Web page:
11.15.2014 Nodding Ladies’ Tresses

Steve Schwartzman posted a very nice image of his local Great Plains ladies’ tresses orchid (Spiranthes magnicamporum) and in our comments we mentioned this cousin species that I see locally.  I had not uploaded an image to the website but have since done so as part of processing the image for this post.

This is from the archives, circa September, 2010, as I did not see any this year.  I often find them in the wet meadow where there are other orchids earlier in the season, Grass Pinks and Rose Pogonias along with non-orchid Meadow Beauty and many others.

Nodding Ladies’ Tresses (Spiranthes cernua)

Nodding-Ladies'-tresses-700WebToday is another attempt at doing some clericals, I guess the image I just uploaded to the site counts, as well as the usual Saturday errands.  Maybe I will make some new images tomorrow and we may have snowy landscapes on Monday.


About Steve Gingold

I am a Nature Photographer with interests in all things related. Water, flowers, insects and fungi are my main interests but I am happy to photograph wildlife and landscapes and all other of Nature's subjects.
This entry was posted in Closeup Photography, Flora, macro photography, Nature Photography, Western Massachusetts, Wildflowers and tagged , , , , , , , , , , , . Bookmark the permalink.

15 Responses to 11.15.2014 Nodding Ladies’ Tresses

  1. I’d say there’s no reason to feel apologetic about posting an image from your archives. Decades ago I created an adage that fits here: A thing well done once is well done forever.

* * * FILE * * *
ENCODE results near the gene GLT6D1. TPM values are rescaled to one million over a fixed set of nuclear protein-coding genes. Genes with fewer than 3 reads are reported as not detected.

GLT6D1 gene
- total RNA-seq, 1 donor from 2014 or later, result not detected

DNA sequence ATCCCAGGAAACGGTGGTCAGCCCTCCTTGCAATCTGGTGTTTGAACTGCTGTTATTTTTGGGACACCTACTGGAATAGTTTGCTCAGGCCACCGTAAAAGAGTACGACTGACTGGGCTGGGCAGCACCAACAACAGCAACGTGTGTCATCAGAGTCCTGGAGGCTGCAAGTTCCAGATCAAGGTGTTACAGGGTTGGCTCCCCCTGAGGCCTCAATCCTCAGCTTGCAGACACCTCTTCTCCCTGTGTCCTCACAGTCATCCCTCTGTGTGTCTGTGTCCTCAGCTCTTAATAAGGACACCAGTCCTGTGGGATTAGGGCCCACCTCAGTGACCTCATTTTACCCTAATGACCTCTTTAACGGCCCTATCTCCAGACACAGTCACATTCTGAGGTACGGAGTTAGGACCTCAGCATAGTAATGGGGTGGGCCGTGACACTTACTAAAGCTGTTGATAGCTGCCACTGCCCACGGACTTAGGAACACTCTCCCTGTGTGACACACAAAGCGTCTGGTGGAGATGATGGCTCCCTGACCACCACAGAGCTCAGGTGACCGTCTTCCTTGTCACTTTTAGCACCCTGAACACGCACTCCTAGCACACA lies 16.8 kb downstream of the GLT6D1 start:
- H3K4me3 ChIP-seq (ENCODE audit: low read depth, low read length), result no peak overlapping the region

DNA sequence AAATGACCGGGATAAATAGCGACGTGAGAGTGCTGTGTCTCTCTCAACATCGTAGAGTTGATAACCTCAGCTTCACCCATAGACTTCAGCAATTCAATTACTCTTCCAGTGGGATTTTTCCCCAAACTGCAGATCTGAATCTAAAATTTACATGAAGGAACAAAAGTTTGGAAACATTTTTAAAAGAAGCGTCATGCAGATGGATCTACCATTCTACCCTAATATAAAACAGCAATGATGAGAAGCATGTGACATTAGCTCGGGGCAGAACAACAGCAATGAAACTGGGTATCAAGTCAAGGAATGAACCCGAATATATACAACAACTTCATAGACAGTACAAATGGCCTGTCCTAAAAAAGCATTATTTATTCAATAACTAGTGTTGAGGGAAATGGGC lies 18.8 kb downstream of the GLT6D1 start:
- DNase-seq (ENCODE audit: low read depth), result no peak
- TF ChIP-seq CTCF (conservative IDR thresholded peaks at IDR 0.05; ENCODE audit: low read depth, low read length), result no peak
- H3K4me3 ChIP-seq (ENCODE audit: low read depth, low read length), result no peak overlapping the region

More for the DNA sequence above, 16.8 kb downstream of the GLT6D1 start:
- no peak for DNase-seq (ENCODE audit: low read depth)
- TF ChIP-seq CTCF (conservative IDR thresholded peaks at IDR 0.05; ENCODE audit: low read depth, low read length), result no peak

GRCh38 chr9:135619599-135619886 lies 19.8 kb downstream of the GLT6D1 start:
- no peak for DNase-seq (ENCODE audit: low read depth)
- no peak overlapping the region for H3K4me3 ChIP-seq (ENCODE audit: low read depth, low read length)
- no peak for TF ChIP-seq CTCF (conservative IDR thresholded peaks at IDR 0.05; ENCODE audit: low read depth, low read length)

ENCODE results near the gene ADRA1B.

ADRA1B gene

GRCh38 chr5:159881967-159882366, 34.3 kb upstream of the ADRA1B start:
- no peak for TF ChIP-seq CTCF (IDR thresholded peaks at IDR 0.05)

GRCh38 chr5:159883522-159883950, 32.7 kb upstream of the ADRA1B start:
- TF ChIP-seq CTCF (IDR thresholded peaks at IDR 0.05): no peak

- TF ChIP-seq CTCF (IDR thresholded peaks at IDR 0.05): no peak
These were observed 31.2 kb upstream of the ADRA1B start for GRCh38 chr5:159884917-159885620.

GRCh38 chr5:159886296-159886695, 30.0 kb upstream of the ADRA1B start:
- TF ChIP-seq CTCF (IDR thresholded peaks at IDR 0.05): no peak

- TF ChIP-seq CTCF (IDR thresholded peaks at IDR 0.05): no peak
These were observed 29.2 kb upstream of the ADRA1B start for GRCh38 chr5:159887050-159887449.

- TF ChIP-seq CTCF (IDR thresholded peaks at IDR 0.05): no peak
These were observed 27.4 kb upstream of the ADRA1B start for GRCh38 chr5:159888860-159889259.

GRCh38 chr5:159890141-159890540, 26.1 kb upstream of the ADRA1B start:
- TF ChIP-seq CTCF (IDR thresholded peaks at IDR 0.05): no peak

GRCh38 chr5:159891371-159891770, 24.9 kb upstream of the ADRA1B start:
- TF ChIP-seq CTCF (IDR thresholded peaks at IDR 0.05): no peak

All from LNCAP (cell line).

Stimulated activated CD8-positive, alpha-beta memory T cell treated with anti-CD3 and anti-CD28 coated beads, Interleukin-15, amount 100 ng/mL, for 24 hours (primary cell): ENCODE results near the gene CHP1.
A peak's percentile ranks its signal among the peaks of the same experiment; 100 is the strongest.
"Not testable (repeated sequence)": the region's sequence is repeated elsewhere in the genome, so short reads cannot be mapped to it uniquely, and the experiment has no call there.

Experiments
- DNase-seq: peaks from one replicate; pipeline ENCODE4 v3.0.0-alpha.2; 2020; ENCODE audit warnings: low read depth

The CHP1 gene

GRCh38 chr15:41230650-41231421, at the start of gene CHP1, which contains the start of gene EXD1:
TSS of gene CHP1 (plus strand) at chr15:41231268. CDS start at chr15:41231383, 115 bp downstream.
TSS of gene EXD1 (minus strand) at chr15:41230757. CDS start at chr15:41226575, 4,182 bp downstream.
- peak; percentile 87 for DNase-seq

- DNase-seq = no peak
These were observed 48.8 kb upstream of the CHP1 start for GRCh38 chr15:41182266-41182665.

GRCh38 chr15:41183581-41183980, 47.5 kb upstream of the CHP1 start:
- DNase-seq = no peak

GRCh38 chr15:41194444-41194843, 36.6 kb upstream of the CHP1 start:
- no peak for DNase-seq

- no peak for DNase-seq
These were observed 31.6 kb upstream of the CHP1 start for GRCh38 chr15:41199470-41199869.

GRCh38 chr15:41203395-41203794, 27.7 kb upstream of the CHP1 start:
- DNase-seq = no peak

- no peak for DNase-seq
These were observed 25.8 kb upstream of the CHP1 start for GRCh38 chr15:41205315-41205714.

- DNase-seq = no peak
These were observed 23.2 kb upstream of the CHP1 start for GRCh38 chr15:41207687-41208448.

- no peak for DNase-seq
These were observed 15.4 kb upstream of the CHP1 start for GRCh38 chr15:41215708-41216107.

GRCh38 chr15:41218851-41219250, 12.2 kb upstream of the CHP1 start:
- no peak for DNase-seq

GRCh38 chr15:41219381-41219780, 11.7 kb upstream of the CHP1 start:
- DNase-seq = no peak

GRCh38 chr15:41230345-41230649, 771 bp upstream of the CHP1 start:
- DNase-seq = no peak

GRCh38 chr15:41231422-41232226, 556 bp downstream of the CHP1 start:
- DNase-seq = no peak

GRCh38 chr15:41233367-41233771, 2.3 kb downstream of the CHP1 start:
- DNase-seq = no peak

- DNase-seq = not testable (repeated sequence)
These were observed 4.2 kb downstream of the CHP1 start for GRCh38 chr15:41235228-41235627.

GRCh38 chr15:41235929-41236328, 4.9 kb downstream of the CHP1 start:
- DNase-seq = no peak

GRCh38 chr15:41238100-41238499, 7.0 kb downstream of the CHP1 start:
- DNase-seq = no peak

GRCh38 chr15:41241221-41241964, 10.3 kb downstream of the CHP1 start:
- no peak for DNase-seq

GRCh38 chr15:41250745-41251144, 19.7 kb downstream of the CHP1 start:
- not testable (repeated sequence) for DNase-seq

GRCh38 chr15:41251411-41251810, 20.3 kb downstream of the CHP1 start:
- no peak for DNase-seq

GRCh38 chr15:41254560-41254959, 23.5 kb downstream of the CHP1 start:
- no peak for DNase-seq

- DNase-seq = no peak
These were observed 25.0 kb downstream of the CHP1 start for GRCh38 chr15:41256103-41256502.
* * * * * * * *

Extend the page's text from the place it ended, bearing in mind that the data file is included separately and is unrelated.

Let’s hope you give us a different kind of white in a couple of days, provided the snow show doesn’t turn out to be a no-show.


    • That’s how I feel also, Steve. But I do prefer to stay current as much as possible. OTOH, a walk down memory lane is pleasing as well.
      You have our weather pattern of the last few years well in hand. While we do get some good snow storms, they are often not predicted and the ones that are don’t show or give as much volume.


  2. Andrew says:

    I would have been unhappy to have missed this purely on account of its antiquity Steve. Very pleasing indeed. Unlike the snow, I suspect.


    • Do you have the same appreciation of my antiquity, Andrew?

      Hopefully the snow will offer other pleasures. Despite my despising the cold I am looking forward to the deep freeze and the ice abstracts that await.


  3. Jim in IA says:

    You may have our ‘deep freeze’. We have had enough. It was 12 this morning and yesterday. Snow tonight followed by an arctic shot that might set a record. Yippee !


    • You have my sympathy, Jim. I am not looking forward to its arrival here. I have a love hate relationship with the winter….most especially the extreme cold. There are some amazing things to be seen but, for me, a bit of a heavy price to pay.

      Liked by 1 person

  4. It counts with me, for sure. I’d far rather gaze upon an orchid than snow 😦 Have I mentioned that this year I saw the spiraled species of the Ladie’s Tresses growing in the dry, hard -packed sand near the foredunes of Lake Michigan? That really took my by surprise. I really like this portrait you have done. Thanks for posting it! One last visual hurrah before we enter the deep-freeze…


  5. Nice lady you have here, Steve.


  6. shoreacres says:

    It’s so interesting to see the difference the background makes. You have green, while Steve had more of a bungundy. Both work well, but give the flower a somewhat different appearance. Context is everything, as they say — or, if not everything, an important piece.


    • Context can often be the defining element in a photograph, painting or prose, I would think, Linda. So I agree with your choice of “everything”. It is like those optical illusion pictures where a brownish line stays the same (or any color) while its appearance changes based on the surrounding color. Like this.


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